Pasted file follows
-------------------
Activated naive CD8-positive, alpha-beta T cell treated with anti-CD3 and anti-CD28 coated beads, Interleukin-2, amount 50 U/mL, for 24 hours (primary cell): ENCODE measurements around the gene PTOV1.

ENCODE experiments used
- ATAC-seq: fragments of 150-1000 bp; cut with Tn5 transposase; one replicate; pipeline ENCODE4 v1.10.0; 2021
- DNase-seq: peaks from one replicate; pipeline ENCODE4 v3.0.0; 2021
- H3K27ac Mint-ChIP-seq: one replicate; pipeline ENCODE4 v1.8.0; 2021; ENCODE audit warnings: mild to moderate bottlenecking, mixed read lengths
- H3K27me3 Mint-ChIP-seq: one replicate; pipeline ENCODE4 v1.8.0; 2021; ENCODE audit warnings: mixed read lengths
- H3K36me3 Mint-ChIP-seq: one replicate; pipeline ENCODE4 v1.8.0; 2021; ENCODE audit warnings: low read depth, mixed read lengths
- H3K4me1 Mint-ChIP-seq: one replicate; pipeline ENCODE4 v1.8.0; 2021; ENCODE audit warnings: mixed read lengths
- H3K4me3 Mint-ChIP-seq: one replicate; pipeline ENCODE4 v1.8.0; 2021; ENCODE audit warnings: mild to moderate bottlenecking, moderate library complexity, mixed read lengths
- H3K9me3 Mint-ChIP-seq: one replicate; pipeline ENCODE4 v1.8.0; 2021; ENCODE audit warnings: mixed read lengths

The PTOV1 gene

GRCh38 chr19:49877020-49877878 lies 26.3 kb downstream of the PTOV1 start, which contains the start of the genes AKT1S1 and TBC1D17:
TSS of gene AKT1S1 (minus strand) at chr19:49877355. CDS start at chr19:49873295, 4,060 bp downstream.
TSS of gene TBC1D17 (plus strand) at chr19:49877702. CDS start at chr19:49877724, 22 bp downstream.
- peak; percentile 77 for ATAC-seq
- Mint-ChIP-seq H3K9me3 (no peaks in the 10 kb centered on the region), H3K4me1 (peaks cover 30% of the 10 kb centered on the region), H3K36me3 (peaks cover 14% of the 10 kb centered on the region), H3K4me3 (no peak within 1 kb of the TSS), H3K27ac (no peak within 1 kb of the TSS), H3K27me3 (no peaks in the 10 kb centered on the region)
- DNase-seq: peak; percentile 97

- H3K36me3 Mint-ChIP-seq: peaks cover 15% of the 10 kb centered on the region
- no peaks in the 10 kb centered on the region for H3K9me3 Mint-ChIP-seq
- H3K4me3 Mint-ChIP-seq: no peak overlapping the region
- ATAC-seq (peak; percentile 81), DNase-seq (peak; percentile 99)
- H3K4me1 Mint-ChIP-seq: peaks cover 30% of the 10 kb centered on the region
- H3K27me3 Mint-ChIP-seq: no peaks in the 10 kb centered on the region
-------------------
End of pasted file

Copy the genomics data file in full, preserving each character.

Activated naive CD8-positive, alpha-beta T cell treated with anti-CD3 and anti-CD28 coated beads, Interleukin-2, amount 50 U/mL, for 24 hours (primary cell): ENCODE measurements around the gene PTOV1.

ENCODE experiments used
- ATAC-seq: fragments of 150-1000 bp; cut with Tn5 transposase; one replicate; pipeline ENCODE4 v1.10.0; 2021
- DNase-seq: peaks from one replicate; pipeline ENCODE4 v3.0.0; 2021
- H3K27ac Mint-ChIP-seq: one replicate; pipeline ENCODE4 v1.8.0; 2021; ENCODE audit warnings: mild to moderate bottlenecking, mixed read lengths
- H3K27me3 Mint-ChIP-seq: one replicate; pipeline ENCODE4 v1.8.0; 2021; ENCODE audit warnings: mixed read lengths
- H3K36me3 Mint-ChIP-seq: one replicate; pipeline ENCODE4 v1.8.0; 2021; ENCODE audit warnings: low read depth, mixed read lengths
- H3K4me1 Mint-ChIP-seq: one replicate; pipeline ENCODE4 v1.8.0; 2021; ENCODE audit warnings: mixed read lengths
- H3K4me3 Mint-ChIP-seq: one replicate; pipeline ENCODE4 v1.8.0; 2021; ENCODE audit warnings: mild to moderate bottlenecking, moderate library complexity, mixed read lengths
- H3K9me3 Mint-ChIP-seq: one replicate; pipeline ENCODE4 v1.8.0; 2021; ENCODE audit warnings: mixed read lengths

The PTOV1 gene

GRCh38 chr19:49877020-49877878 lies 26.3 kb downstream of the PTOV1 start, which contains the start of the genes AKT1S1 and TBC1D17:
TSS of gene AKT1S1 (minus strand) at chr19:49877355. CDS start at chr19:49873295, 4,060 bp downstream.
TSS of gene TBC1D17 (plus strand) at chr19:49877702. CDS start at chr19:49877724, 22 bp downstream.
- peak; percentile 77 for ATAC-seq
- Mint-ChIP-seq H3K9me3 (no peaks in the 10 kb centered on the region), H3K4me1 (peaks cover 30% of the 10 kb centered on the region), H3K36me3 (peaks cover 14% of the 10 kb centered on the region), H3K4me3 (no peak within 1 kb of the TSS), H3K27ac (no peak within 1 kb of the TSS), H3K27me3 (no peaks in the 10 kb centered on the region)
- DNase-seq: peak; percentile 97

- H3K36me3 Mint-ChIP-seq: peaks cover 15% of the 10 kb centered on the region
- no peaks in the 10 kb centered on the region for H3K9me3 Mint-ChIP-seq
- H3K4me3 Mint-ChIP-seq: no peak overlapping the region
- ATAC-seq (peak; percentile 81), DNase-seq (peak; percentile 99)
- H3K4me1 Mint-ChIP-seq: peaks cover 30% of the 10 kb centered on the region
- H3K27me3 Mint-ChIP-seq: no peaks in the 10 kb centered on the region